Dozens of teenagers in Opelika, Alabama, were barred entry to their high school's homecoming dance because officials said their dresses were too short.
The families of some of the girls have responded, pushing back against what they think is an unreasonable dress code.
"To me, it felt like body-shaming," Cody Sellers King told TODAY. King's 14-year-old daughter, Sydney, was turned away at the dance for wearing a black dress that came down past the midway point of her thighs.
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"I saw a couple girls whose shirts were probably too short, but most of them were just perfectly fine," she added. "I thought, 'This is wrong.'"
Kathy Niswender said her daughter, Hunter, who is also 14, was humiliated when the school's vice president stopped her at the door and told her she couldn’t enter her first dance.
"[The vice president's] like, 'Oh honey, you look beautiful, you're gorgeous, but I can't let you in because your dress doesn't touch your knees,'" Kathy said. "[Hunter] was wronged, she was embarrassed. Her first dance experience was ruined."
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Kathy told TODAY that forcing girls to wear knee-length dresses doesn't make sense given the current standards of fashion.
"Fashion changes," she said. "- to 18-year-old girls don't wear dresses down to their knees."
Destiney Laro took to Facebook when she learned that her younger sister, whose dress nearly touched her knees, had been asked to leave the dance.
"This is a church dress," she wrote. "There's absolutely NOTHING wrong with what she's wearing ... She looks classy and nothing is revealing. I feel sorry for all the kids who are in high school now, they're so strict that they can't even enjoy some of the things I loved most about high school."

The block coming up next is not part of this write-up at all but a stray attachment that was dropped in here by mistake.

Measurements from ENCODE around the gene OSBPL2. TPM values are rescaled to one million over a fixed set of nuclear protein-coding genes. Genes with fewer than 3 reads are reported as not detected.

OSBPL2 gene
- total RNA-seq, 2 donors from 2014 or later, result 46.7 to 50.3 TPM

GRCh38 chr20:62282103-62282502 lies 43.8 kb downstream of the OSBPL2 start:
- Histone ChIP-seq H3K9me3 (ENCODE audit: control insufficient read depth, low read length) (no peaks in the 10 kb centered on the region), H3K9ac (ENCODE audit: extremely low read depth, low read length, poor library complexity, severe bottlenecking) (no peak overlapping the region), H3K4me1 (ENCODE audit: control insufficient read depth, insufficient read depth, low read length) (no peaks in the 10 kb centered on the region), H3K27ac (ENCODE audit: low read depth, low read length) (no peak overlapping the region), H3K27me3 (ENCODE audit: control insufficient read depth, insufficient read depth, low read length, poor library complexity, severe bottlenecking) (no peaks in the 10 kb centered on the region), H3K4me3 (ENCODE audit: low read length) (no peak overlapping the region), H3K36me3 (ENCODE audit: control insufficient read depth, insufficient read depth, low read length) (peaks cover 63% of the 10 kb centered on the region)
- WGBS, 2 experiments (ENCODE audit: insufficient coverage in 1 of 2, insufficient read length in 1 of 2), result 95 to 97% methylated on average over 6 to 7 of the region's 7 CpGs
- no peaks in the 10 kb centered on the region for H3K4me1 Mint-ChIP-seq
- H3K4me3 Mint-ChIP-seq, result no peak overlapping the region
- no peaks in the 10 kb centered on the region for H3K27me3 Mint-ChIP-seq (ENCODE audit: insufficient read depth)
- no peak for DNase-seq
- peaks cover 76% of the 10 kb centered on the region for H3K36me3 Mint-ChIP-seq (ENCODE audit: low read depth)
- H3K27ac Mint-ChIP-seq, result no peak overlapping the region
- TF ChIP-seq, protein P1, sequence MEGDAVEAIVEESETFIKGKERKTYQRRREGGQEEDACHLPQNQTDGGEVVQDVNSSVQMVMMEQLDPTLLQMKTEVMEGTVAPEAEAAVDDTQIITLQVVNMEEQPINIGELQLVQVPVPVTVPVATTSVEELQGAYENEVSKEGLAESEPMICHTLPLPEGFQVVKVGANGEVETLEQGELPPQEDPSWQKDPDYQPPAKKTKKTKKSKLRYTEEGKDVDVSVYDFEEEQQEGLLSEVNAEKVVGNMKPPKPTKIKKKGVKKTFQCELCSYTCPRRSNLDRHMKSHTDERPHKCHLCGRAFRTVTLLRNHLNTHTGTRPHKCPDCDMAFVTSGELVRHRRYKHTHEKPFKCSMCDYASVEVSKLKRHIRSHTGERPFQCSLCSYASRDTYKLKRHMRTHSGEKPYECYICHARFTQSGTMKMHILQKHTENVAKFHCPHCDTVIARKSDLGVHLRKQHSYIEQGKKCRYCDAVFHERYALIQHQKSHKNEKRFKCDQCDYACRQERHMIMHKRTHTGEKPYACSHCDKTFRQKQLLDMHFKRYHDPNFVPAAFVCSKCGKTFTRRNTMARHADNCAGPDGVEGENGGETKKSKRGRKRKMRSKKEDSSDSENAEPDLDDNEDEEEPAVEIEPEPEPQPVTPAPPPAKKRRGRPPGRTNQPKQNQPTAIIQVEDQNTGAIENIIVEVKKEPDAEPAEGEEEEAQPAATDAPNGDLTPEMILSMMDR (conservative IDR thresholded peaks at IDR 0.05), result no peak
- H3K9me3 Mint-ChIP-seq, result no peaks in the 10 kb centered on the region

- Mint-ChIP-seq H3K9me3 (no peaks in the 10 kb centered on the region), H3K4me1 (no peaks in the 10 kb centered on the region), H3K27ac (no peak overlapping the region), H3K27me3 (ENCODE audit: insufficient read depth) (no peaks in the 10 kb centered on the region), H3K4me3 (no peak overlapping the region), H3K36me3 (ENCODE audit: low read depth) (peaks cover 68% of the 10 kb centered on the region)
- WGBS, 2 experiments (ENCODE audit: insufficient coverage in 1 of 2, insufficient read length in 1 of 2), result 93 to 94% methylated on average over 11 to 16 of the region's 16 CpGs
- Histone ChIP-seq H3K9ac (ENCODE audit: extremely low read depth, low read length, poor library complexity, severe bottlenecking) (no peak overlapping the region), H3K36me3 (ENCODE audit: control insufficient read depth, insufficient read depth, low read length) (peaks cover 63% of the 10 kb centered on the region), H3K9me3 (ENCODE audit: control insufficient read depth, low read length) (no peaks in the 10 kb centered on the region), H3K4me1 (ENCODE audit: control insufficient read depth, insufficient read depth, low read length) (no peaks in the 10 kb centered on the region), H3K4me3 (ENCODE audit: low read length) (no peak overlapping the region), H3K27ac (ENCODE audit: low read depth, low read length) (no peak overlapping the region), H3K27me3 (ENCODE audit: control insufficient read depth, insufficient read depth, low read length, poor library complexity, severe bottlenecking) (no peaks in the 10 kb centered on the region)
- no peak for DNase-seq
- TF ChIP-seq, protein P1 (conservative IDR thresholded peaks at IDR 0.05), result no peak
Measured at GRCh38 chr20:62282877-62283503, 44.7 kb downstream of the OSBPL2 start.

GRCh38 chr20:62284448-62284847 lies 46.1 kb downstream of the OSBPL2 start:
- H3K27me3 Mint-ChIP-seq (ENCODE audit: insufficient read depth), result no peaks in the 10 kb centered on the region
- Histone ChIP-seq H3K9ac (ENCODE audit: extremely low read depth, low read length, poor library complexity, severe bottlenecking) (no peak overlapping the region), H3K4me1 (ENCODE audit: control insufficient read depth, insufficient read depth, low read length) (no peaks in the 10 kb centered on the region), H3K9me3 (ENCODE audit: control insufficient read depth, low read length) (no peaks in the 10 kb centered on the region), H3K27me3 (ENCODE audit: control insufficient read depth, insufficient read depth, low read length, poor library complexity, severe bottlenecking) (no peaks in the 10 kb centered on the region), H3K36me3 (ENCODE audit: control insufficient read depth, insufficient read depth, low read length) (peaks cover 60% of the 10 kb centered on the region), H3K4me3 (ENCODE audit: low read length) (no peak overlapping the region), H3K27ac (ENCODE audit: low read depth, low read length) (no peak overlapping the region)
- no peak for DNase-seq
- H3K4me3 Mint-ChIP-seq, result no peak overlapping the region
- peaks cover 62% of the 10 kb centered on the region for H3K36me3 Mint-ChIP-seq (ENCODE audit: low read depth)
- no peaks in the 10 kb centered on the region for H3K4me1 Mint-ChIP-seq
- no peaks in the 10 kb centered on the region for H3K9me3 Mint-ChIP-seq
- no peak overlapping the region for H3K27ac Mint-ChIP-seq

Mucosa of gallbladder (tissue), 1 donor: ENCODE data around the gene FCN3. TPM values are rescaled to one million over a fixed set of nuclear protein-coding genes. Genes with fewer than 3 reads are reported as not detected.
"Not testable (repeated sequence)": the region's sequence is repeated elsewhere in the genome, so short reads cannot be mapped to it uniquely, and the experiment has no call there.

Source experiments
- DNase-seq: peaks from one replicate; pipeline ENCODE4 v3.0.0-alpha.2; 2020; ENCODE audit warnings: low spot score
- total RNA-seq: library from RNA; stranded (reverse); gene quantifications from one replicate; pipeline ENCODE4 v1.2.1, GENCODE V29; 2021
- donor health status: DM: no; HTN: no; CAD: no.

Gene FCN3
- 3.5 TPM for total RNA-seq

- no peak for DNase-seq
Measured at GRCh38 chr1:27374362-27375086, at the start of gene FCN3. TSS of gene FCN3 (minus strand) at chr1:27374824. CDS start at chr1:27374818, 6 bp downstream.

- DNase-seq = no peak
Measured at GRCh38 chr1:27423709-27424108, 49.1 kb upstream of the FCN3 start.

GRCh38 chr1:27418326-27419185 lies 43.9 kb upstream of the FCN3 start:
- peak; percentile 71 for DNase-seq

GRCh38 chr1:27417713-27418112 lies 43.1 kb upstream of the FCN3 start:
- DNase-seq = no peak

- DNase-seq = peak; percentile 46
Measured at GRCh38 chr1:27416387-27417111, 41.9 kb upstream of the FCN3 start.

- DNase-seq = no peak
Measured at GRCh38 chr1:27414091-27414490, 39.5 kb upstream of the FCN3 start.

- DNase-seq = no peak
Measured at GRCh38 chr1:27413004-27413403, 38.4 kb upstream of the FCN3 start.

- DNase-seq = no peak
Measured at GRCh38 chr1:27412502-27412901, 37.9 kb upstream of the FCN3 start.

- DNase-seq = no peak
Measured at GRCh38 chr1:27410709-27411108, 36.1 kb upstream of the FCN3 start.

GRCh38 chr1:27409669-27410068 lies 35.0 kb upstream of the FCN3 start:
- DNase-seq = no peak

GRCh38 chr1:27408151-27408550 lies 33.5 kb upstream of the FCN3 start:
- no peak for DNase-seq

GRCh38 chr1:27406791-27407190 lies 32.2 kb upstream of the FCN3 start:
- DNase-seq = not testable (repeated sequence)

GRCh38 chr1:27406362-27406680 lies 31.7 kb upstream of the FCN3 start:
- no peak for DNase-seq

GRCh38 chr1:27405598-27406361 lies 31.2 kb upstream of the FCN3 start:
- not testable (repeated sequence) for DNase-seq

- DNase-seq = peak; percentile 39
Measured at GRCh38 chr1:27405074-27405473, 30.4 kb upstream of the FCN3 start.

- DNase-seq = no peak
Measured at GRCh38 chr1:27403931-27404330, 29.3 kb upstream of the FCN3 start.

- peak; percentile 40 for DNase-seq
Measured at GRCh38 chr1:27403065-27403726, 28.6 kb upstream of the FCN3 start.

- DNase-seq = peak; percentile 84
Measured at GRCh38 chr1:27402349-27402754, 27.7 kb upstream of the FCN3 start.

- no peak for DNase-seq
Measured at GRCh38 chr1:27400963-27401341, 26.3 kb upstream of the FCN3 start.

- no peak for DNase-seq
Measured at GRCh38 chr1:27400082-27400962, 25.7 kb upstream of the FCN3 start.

School officials have since conceded that it was a mistake to stop the girls from entering the dance, citing a discrepancy between the school district's dress code and that of the high school itself.
The school district's superintendent, Mark Neighbors, released the following statement, according to WTVM:
We are always trying to balance a good environment for our students while maintaining a positive culture and school environment. We realize that there is a conflict between the dress code guidelines in the Opelika City Schools Code of Student Conduct and the Opelika High School Student Handbook. It appears that some of the girls that were turned away from the homecoming dance last night did have dresses that were appropriate and some of them were not. We apologize for the confusion and disappointment and will refund the cost of the dance ticket to those individuals who were turned away. We will correct the discrepancy in the code of conduct and student handbook to reflect the board policy. Once again, we apologize to our students and to our parents.
A second homecoming dance will be held on Sept. 23 in order to give the girls another chance. To avoid any confusion, Principal Farrell Seymore sent a letter to parents clarifying the dance's dress code.
"Proper dress length for this event is mid-thigh," he wrote.